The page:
What is Manufacturing and Why is it Important in Idaho?

There are several spins on adages of how important manufacturing is in our world, whether “it’s the cornerstone of our economy”, “the backbone of America”, or “the lifeblood of any nation”. These terms and their variation exist for good reason as manufacturing is intertwined with every other industry and integral to the basic operations within society. 

But what is manufacturing? In simple terms, manufacturing is the creation of products or goods from raw materials; it creates these products by using human labor, machinery, tools, and chemical or biological processes. From there, the products can then be sold to other manufacturers for further production or to consumers through wholesalers, retailers, or directly through catalog or website. Think about your car, the furniture you sit on or sleep in, or that computer you’re using—all of that came to be through the manufacturing process. 

As a result of how important manufacturing is to our day-to-day, it is constantly transforming through changing needs and innovations in technology and processes. We’ve come a long way since the introduction of interchangeable parts; in fact, we’re currently undergoing the 4th industrial revolution as we see an increase in automation and smart-systems in the industry. Manufacturing has hit some rough patches over the last few decades as production was shipped outside of the country and the industry was given a misplaced reputation for unskilled labor, but its future is bright as operations become safer and more efficient and the jobs evolve within the industry, especially here in Idaho. 

Idaho is fertile ground for both employers and talent interested in manufacturing opportunities as it has one of the fastest growing workforces, business friendliness, and recognition as one of the best states to live in. The communal, yet independent mentality throughout the state positions Idahoans to succeed and it is showing with our economy. Idaho is now home to over 1800 manufacturers and is seeing a huge growth in population through migration; however, even though we are seeing a low unemployment rate, we are in the back of the pack when it comes to other important metrics in educational success and percentage of Idahoans earning minimum wages.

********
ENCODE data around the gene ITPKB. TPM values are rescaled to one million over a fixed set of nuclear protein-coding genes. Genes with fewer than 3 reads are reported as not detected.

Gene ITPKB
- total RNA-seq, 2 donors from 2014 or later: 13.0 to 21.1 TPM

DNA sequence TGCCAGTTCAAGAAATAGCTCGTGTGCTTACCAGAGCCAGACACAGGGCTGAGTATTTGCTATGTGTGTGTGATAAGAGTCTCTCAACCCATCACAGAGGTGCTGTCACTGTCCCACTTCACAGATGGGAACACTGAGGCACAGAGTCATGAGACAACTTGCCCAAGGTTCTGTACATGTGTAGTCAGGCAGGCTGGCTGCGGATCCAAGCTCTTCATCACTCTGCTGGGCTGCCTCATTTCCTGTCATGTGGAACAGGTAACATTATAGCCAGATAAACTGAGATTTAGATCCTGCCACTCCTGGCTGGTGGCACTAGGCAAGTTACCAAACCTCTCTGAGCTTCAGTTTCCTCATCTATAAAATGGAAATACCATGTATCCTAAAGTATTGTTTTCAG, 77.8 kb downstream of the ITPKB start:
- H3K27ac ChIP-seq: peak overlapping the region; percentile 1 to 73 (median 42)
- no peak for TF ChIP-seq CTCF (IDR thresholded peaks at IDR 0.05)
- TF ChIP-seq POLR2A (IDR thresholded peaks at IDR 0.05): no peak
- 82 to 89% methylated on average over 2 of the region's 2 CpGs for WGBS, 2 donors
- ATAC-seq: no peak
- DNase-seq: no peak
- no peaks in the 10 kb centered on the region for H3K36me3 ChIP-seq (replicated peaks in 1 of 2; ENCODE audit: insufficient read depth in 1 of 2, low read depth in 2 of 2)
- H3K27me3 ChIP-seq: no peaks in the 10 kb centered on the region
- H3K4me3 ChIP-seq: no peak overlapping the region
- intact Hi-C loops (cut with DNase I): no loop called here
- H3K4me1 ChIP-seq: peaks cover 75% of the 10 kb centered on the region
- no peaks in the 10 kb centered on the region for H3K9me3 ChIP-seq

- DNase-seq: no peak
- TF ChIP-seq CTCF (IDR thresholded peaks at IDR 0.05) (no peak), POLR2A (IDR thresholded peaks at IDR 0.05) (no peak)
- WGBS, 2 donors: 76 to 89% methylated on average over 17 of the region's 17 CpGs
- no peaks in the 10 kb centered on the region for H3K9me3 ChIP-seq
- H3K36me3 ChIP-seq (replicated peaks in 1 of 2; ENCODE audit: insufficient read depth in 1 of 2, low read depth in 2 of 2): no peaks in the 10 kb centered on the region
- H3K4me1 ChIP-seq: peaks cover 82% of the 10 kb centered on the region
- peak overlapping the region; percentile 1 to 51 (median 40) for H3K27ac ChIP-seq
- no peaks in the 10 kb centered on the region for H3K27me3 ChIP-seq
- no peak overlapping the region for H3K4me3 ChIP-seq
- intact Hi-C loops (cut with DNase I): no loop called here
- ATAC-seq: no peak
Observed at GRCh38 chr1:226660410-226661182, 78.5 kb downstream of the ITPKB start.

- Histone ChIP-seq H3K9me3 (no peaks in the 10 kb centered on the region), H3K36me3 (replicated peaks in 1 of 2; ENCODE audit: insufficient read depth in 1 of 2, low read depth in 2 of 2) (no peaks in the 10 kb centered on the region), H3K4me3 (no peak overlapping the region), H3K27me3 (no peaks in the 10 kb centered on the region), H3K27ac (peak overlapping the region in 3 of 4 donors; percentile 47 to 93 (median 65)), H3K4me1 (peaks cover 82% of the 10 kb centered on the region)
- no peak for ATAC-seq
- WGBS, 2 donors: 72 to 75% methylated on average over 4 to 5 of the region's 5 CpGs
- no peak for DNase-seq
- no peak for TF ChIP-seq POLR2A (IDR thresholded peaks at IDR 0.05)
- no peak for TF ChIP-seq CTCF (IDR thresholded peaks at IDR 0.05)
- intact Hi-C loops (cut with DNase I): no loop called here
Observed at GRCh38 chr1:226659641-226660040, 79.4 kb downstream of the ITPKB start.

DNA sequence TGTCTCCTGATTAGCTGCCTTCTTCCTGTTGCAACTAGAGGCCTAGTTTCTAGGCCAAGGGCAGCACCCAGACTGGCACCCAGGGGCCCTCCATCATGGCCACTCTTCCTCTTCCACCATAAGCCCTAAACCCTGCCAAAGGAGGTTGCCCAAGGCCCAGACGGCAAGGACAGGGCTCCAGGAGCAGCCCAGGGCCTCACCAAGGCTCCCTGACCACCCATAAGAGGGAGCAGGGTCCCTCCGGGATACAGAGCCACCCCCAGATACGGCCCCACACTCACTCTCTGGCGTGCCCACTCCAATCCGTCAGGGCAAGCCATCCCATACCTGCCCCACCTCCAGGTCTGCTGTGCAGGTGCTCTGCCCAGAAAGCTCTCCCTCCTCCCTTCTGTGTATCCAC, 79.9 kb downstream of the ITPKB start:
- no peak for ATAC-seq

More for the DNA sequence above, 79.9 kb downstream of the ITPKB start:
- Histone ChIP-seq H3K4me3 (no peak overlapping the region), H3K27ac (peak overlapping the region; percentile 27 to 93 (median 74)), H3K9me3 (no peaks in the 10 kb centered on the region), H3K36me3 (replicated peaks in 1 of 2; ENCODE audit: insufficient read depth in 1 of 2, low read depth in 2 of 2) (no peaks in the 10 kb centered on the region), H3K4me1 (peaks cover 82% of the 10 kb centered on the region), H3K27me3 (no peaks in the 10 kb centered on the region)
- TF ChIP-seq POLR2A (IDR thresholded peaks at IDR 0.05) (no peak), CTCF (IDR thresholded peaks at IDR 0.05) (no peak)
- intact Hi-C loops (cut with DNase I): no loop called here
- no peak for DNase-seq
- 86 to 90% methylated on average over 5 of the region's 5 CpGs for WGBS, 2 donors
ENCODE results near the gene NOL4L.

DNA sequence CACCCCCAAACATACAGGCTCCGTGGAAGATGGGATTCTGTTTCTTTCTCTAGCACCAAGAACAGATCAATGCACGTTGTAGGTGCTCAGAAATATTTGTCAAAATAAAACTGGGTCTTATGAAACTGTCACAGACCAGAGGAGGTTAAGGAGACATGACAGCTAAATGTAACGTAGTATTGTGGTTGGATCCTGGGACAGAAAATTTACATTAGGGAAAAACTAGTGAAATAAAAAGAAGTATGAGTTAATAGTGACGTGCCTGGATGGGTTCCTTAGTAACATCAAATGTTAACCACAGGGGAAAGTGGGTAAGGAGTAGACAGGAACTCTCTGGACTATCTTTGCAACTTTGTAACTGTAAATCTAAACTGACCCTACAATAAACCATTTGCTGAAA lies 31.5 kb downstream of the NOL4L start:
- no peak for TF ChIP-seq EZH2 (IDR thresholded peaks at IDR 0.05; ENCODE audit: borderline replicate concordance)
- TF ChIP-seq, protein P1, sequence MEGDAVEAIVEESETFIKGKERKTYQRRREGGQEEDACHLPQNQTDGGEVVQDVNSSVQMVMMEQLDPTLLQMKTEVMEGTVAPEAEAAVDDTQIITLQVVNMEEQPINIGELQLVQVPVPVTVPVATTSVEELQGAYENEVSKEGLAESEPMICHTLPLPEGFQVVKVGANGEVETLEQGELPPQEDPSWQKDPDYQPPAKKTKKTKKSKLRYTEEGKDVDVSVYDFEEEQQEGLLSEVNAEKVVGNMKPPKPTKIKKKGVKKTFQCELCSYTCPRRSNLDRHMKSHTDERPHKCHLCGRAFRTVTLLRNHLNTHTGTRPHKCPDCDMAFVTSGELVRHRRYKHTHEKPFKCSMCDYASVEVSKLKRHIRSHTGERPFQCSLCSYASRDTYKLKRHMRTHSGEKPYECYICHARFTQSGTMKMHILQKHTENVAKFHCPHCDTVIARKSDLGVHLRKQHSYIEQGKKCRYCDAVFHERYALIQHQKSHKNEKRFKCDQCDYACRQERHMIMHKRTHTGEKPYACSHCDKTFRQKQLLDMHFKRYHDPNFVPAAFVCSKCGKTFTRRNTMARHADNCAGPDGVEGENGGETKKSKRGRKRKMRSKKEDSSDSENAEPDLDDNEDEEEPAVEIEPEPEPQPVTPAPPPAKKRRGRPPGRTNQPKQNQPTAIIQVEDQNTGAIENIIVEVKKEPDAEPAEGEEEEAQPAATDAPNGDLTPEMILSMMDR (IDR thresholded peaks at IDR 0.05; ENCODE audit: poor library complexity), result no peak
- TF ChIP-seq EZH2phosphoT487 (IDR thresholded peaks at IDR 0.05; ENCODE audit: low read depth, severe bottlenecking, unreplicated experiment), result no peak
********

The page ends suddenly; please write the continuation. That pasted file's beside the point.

Creating talent pipelines into living wage careers in Idaho can shift the focus to providing current and future job-seekers with actual skills and training that are valued in the workplace and build up our communities’ prosperity throughout the state. With an average wage that nears the highest for private-sector pay, there are many great opportunities that exist in the industry—whether it’s for a labor force that gains on the job (OTJ) technical skills to climb the economic ladder or individuals with advanced formal degrees for an extremely rewarding career. Our goal is to lead the conversation and open the window for success in Idaho with manufacturing.